This is an update of a previous post I did on ownCloud, at that point with Ubuntu 14.04LTS. This changes a few things, particularly the version of PHP, and some other things that can be ignored now. As of this writing, you will have Ubuntu Server 16.04.2 running ownCloud 9.1.4.
Dropbox, Google Drive, OneDrive, Box.com, and iCloud Drive…….These services all have one basic common feature: they run a service on your computer, and allow you to sync anything in a given folder (or folders) to a server(s) in the “cloud”, and other computers.
Sure, there are various differences. Google Drive and OneDrive allow you to edit files in some capacity. Dropbox is the big dog, having been around the longest (as far as I know). they also enjoy a lot of connectivity with third party apps, particularly on iOS and Android. That brings up another point; they’ve all got mobile clients, on iOS, Android, and sometimes even Blackberry and Windows Phone 8.
Apple has, since the writing of the original article, come out with iCloud Drive, which is tightly integrated with Finder on MacOS as well as iOS on the iPad and iPhone.
So what does this have to do with Owncloud? Owncloud does much of its competitors, however it has a distinct advantage: you host it on your server, therefore you control it, and the space is as unlimited as the space you own yourself. It’s also relatively easy to configure, as I’ll go through here.
There are drawbacks. For example, you’re constrained by your own bandwidth of your ISP’s connection. If you have a bandwidth cap, you’ve got to be careful with the amount of data you sync. And you also most definitely need to pay attention to the security of your network.
All in all though, Owncloud is an excellent package with a lively community on owncloud.org. The feature set most definitely rivals Dropbox and the others, and it’s also nice to check your sync client and see that the sky’s the limit in terms of space. Well, your hard drive’s the limit. 🙂
This article assumes you’re relatively comfortable with installing operating systems, and using SSH on a computer, either through Linux, OS X, or using something like Putty on Windows. Being comfortable with some form of Unix text editing is important too, such as VI, emacs, or Nano (the latter of which I generally use).
First things first: Install Ubuntu 16.04LTS
The first thing you need to do is install Ubuntu 16.04LTS. This version is long term supported until April 2021, so anything you build now will enjoy patching for quite some time. You can get Ubuntu 16.04LTS here.
While there’s also a desktop version which will run Owncloud just fine as well, I’m going to focus on the more stripped down server version primarily.
Installing it is pretty straightforward, so I’m not going to cover it here. Plus, there’s plenty of documentation for that all over the web and at Ubuntu’s own site here.
One thing note during installation is that I do select the SSH and LAMP server configurations, as it makes it easier and saves a couple steps later. If you’re doing this is on a virtual machine as I’ve done, it also makes it easier to get right into the server through SSH. Make sure you remember the root password for MySQL, because you’ll need that for adding the database for Owncloud. Do not make it the same as your login password.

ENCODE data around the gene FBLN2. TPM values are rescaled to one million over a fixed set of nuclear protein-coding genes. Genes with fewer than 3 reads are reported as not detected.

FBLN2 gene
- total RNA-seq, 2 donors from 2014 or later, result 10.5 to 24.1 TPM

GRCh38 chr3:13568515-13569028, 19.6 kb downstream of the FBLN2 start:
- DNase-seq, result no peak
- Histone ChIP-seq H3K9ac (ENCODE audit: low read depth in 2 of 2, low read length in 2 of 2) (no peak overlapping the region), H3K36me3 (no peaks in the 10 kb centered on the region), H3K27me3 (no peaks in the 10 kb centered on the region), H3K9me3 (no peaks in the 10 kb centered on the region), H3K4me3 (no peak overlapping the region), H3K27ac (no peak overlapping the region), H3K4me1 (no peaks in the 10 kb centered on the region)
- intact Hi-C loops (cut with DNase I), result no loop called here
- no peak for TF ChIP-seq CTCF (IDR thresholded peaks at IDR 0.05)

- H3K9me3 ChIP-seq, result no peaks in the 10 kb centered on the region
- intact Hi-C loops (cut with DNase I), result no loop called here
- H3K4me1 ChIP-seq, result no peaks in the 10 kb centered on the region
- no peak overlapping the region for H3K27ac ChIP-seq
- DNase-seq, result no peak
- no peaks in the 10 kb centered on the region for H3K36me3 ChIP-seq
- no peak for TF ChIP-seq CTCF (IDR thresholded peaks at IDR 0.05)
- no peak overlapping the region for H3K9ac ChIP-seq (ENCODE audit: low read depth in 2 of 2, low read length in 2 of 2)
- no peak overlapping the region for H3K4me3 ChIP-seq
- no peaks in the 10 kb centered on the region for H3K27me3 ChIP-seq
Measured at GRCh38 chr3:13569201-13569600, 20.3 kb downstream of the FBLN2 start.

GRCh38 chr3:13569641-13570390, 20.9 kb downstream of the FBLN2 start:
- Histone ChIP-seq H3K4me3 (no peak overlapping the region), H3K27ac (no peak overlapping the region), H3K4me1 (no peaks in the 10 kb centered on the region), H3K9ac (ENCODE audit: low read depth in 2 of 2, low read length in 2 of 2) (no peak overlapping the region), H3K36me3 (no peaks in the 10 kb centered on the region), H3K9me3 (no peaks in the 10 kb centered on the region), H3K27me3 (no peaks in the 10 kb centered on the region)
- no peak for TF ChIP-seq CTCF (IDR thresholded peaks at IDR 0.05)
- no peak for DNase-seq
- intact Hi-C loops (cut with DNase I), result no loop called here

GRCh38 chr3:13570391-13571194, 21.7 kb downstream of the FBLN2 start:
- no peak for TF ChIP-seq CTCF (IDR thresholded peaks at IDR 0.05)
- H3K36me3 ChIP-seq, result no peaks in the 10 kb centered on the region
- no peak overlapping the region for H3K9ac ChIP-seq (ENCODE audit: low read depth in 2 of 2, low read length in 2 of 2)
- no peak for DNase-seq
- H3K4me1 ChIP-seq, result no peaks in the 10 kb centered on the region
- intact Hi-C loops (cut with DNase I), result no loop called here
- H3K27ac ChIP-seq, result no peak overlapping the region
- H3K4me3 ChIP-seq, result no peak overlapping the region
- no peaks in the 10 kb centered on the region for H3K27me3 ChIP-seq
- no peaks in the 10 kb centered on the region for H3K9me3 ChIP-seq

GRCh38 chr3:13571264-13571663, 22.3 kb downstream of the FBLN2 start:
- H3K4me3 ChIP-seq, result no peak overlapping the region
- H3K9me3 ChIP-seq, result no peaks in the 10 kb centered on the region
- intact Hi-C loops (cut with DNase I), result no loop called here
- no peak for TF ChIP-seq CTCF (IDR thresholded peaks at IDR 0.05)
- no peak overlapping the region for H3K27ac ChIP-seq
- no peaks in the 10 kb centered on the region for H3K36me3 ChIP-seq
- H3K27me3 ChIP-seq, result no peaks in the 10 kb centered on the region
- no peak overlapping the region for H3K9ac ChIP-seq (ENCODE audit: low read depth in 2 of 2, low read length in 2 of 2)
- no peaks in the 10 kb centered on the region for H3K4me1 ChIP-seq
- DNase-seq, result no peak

Following installing, go ahead and do a sudo apt-get update, then sudo apt-get upgrade, and accept all patches. There shouldn’t be too many for 14.04LTS, but that should be done first.
UPDATE – You’re definitely going to want to do the MySQL security configuration, because it just goes the extra length in making your MySQL installation a little bit more secure. Go into a terminal window, and paste:
This will then ask a series of questions, such as if you’d like to disable anonymous users (yes!), remove test database (yes!), and disallow remote login (definitely). It doesn’t make it fool-proof, but every little bit helps, you know?
First thing to note is that there are a couple different ways to install Owncloud; you can install from their repositories (my personal favorite) or you can install manually by uploading it to your /var/www folder and configuring from there. I dig the automatic way, because it also updates automatically too.
So you’ll need to go here to add their repositories and key. One thing to note though, is that you’ll want to add the repository key after you add the repository, but before you do an apt-get update, then apt-get install owncloud. So do the following steps:
wget -nv https://download.owncloud.org/download/repositories/stable/Ubuntu_16.04/Release.key -O Release.key apt-key add - < Release.key
sh -c "echo 'deb http://download.owncloud.org/download/repositories/stable/Ubuntu_16.04/ /' > /etc/apt/sources.list.d/owncloud.list"
sudo apt-get update
sudo apt-get install owncloud
That way, when you do the update, it doesn’t give you any key errors. NOTE: A lot of this is easier if you do it by SSHing into your server, instead of running off of the command line directly, or via an ESX client. Copying and pasting is so much easier this way!
Configuring Apache for Owncloud